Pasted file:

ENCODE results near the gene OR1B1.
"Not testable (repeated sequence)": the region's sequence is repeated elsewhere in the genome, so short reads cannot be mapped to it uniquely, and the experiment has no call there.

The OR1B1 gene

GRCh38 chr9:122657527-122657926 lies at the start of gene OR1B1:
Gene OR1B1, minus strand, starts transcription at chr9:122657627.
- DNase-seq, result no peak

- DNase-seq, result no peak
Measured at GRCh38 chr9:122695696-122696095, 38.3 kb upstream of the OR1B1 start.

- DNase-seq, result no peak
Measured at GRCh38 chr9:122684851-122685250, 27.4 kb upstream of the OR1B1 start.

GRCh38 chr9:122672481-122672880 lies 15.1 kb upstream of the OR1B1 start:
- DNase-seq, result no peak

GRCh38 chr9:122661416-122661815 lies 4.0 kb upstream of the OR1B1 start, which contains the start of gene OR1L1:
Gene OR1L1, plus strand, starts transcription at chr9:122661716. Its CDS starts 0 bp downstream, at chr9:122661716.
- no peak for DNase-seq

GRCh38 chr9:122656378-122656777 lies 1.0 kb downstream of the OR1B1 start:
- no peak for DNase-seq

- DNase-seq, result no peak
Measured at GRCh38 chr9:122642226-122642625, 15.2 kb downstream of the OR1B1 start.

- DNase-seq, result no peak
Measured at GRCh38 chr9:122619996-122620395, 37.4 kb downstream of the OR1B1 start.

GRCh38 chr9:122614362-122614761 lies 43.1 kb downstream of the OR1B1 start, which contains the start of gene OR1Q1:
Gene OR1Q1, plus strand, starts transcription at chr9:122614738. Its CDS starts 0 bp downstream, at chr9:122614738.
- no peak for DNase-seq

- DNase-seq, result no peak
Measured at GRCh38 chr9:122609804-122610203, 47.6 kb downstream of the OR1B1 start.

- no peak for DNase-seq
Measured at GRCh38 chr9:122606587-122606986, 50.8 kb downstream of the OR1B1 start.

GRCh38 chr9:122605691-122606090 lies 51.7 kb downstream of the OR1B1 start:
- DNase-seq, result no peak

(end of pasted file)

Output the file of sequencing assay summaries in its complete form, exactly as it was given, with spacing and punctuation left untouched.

ENCODE results near the gene OR1B1.
"Not testable (repeated sequence)": the region's sequence is repeated elsewhere in the genome, so short reads cannot be mapped to it uniquely, and the experiment has no call there.

The OR1B1 gene

GRCh38 chr9:122657527-122657926 lies at the start of gene OR1B1:
Gene OR1B1, minus strand, starts transcription at chr9:122657627.
- DNase-seq, result no peak

- DNase-seq, result no peak
Measured at GRCh38 chr9:122695696-122696095, 38.3 kb upstream of the OR1B1 start.

- DNase-seq, result no peak
Measured at GRCh38 chr9:122684851-122685250, 27.4 kb upstream of the OR1B1 start.

GRCh38 chr9:122672481-122672880 lies 15.1 kb upstream of the OR1B1 start:
- DNase-seq, result no peak

GRCh38 chr9:122661416-122661815 lies 4.0 kb upstream of the OR1B1 start, which contains the start of gene OR1L1:
Gene OR1L1, plus strand, starts transcription at chr9:122661716. Its CDS starts 0 bp downstream, at chr9:122661716.
- no peak for DNase-seq

GRCh38 chr9:122656378-122656777 lies 1.0 kb downstream of the OR1B1 start:
- no peak for DNase-seq

- DNase-seq, result no peak
Measured at GRCh38 chr9:122642226-122642625, 15.2 kb downstream of the OR1B1 start.

- DNase-seq, result no peak
Measured at GRCh38 chr9:122619996-122620395, 37.4 kb downstream of the OR1B1 start.

GRCh38 chr9:122614362-122614761 lies 43.1 kb downstream of the OR1B1 start, which contains the start of gene OR1Q1:
Gene OR1Q1, plus strand, starts transcription at chr9:122614738. Its CDS starts 0 bp downstream, at chr9:122614738.
- no peak for DNase-seq

- DNase-seq, result no peak
Measured at GRCh38 chr9:122609804-122610203, 47.6 kb downstream of the OR1B1 start.

- no peak for DNase-seq
Measured at GRCh38 chr9:122606587-122606986, 50.8 kb downstream of the OR1B1 start.

GRCh38 chr9:122605691-122606090 lies 51.7 kb downstream of the OR1B1 start:
- DNase-seq, result no peak